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witheredheath94, March 31st, 2013

As with their previous works, Insomnium continue to display a consistency here that is all too lacking in many of their contemporaries within the melodic death metal scene. ‘One for Sorrow’ contains nothing that might elevate the band into the more ‘mainstream’ niche of melodeath (if it can be called an elevation); there are no lightning fast guitar solos or gimmicky lyrics here. Instead the band seeks to emphasise upon the emotional nature of their music, the sweeping melodies present here wash upon the listener with the power of roaring waves, transforming now and then into fragile acoustics, creating a feeling of melancholy beauty.

There is something here for everyone (bar those looking for intoxication by means of technical guitar riffs or solos); the band has managed to intermingle faster riffs with softer clean guitar sections, maintaining smooth transitions between the two, while the melodies sweep through with a cohesiveness that bears testament to the songwriting talent of Insomnium. The drums and the bass remain solid and perform their job well, though it is my belief that the strength of Insomnium lies in their affinity for melody. The wall of sound created by the guitars, as well as the keyboards which provide much of the atmosphere present within the album, provide an interesting listening, as there are many individual elements that can be missed in a first or even second listening. The band employs three forms of vocals: the deep growls that permeate much of the album combine well with the clean vocals that they seem to be using more of nowadays, as well as the use of often whispered spoken words. Though the clean vocals here are nothing special when compared to some metal bands that rely more heavily on them, they meld in well with the music, providing a sense of beauty as well as sadness.

The song ‘Lay the Ghost to Rest’ contains all of the above elements and as such provides a good introduction to those unfamiliar with the band; the hauntingly beautiful melodies are coupled with delicate clean sections, while the vocals weave in and out, culminating in a clean vocal section reminiscent of one present in Opeth’s ‘Godhead’s Lament’. I was also struck by the uplifting tapped guitar melodies in ‘Through the Shadows’ in combination with its powerful chorus, while the range of tempos showcased in the longer ‘Song of the Blackest Bird’ prove that Insomnium are anything but formulaic. The peaceful Eden that is the instrumental ‘Decoherence’ will provide relief to even the most afflicted insomniac, while the more heavier headbang inducing riffs of ‘Unsung’ will surely render the song a staple of their live performances. The lyrics are in keeping with the band’s consistency, poetic in their melancholy, while remaining firmly outside the realm of exaggerated mournfulness. The sound is enhanced by production worthy of their talent, though I found the vocals were occasionally drowned by the wall of guitars and keyboards.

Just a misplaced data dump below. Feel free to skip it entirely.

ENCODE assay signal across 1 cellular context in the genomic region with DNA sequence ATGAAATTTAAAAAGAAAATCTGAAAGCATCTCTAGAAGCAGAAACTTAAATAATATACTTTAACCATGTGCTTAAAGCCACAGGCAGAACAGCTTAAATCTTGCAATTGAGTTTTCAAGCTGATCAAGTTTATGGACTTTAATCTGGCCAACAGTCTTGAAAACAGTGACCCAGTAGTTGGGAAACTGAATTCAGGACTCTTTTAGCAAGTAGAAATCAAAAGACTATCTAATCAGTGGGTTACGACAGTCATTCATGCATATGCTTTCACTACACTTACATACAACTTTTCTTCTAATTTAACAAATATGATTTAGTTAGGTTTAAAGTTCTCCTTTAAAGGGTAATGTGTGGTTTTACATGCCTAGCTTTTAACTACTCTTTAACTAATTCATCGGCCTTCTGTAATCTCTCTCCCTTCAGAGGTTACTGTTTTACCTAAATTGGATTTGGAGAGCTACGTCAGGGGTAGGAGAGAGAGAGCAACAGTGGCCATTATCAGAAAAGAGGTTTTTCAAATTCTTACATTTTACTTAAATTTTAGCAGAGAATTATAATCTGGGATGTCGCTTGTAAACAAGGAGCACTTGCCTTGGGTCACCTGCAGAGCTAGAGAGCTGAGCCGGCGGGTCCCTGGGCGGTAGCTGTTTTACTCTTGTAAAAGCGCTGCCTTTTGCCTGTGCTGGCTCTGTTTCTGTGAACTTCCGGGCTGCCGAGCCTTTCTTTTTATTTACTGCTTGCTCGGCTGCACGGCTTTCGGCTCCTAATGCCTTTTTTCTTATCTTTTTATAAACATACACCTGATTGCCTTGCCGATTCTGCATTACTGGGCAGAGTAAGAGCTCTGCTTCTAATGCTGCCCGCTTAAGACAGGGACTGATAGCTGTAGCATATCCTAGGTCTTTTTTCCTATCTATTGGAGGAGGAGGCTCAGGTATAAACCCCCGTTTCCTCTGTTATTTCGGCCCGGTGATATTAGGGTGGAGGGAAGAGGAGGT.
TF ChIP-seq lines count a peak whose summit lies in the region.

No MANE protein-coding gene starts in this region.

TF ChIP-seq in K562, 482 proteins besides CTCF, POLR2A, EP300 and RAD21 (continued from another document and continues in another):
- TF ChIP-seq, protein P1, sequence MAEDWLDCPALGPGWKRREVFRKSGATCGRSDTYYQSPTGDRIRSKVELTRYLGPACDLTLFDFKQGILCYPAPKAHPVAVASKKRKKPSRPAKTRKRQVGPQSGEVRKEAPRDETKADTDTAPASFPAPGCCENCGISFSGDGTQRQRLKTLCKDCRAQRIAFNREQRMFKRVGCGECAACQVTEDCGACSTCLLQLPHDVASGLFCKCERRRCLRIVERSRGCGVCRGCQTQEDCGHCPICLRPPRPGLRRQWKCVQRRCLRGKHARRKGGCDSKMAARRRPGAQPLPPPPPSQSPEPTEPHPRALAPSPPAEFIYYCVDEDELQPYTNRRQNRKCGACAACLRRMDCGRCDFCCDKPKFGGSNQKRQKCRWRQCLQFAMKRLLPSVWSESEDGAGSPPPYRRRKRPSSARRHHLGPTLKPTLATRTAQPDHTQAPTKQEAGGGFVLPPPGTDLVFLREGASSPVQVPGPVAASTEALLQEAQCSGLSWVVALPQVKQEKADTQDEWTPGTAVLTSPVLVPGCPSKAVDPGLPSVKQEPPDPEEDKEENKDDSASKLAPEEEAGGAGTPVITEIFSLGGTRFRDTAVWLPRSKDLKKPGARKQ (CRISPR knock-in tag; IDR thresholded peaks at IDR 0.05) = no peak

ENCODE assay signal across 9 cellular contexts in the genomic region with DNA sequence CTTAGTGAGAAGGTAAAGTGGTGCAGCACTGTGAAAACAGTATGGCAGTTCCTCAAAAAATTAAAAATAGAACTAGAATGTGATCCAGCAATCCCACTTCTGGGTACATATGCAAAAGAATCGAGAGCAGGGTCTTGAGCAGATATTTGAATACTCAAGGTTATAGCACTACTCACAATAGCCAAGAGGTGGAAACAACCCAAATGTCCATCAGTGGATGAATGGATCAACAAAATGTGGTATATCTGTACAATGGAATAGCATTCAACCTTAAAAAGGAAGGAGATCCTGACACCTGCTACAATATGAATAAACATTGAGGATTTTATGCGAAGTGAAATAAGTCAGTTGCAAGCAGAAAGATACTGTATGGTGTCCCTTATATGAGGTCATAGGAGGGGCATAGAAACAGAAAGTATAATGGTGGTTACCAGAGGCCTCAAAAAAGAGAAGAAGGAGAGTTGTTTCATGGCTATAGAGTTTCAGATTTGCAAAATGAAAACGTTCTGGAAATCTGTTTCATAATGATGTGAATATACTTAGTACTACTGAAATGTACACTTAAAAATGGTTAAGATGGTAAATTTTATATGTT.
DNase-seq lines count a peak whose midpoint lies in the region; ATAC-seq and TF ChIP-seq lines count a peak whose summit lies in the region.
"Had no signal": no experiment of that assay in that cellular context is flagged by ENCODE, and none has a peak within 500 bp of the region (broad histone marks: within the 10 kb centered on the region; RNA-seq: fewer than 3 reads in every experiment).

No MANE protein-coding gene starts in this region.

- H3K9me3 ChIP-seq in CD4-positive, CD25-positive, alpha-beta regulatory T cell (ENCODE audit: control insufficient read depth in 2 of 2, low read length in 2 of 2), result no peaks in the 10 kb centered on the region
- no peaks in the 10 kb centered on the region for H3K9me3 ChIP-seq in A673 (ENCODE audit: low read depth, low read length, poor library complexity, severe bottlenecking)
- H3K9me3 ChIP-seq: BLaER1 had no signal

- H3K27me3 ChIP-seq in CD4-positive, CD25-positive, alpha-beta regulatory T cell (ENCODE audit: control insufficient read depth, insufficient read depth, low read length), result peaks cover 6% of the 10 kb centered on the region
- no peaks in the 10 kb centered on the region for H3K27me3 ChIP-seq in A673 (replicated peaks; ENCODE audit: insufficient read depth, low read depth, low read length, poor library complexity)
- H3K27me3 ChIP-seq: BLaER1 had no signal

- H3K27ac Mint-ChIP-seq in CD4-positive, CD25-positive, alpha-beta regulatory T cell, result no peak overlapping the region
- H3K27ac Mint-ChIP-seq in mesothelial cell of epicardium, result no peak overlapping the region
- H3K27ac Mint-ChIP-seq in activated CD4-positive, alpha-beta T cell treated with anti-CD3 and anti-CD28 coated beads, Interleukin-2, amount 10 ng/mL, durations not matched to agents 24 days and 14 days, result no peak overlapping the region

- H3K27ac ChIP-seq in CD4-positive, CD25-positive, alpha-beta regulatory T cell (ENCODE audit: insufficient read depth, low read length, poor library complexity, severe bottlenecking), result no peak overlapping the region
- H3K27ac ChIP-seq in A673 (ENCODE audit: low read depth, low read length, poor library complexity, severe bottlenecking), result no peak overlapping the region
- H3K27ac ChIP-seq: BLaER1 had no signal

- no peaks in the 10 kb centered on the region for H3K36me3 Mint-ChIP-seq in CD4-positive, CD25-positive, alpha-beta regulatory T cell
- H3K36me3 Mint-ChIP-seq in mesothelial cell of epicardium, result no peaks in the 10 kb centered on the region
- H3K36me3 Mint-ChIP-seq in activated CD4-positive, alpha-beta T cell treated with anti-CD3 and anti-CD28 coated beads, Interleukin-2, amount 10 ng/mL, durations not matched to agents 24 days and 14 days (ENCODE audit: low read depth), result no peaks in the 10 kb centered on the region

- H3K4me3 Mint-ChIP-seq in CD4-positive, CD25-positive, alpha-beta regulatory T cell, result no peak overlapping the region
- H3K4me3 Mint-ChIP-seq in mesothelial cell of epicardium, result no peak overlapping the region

I was interested to hear the band’s approach to songwriting mentioned in one of their interviews. The process seems to be cyclic: the riffs and melodies are arranged into songs, the mediocre ones removed and the process is repeated until the band is satisfied with the final result. Perhaps this is the secret to their durability; their ability to maintain the standard set right throughout their albums prove that Insomnium are the epitome of consistency. I would however like to see the band expand more upon their music in the future, which I believe they are more than capable of achieving. A fall into stagnancy as a consequence of their own consistency will surely be the result if not.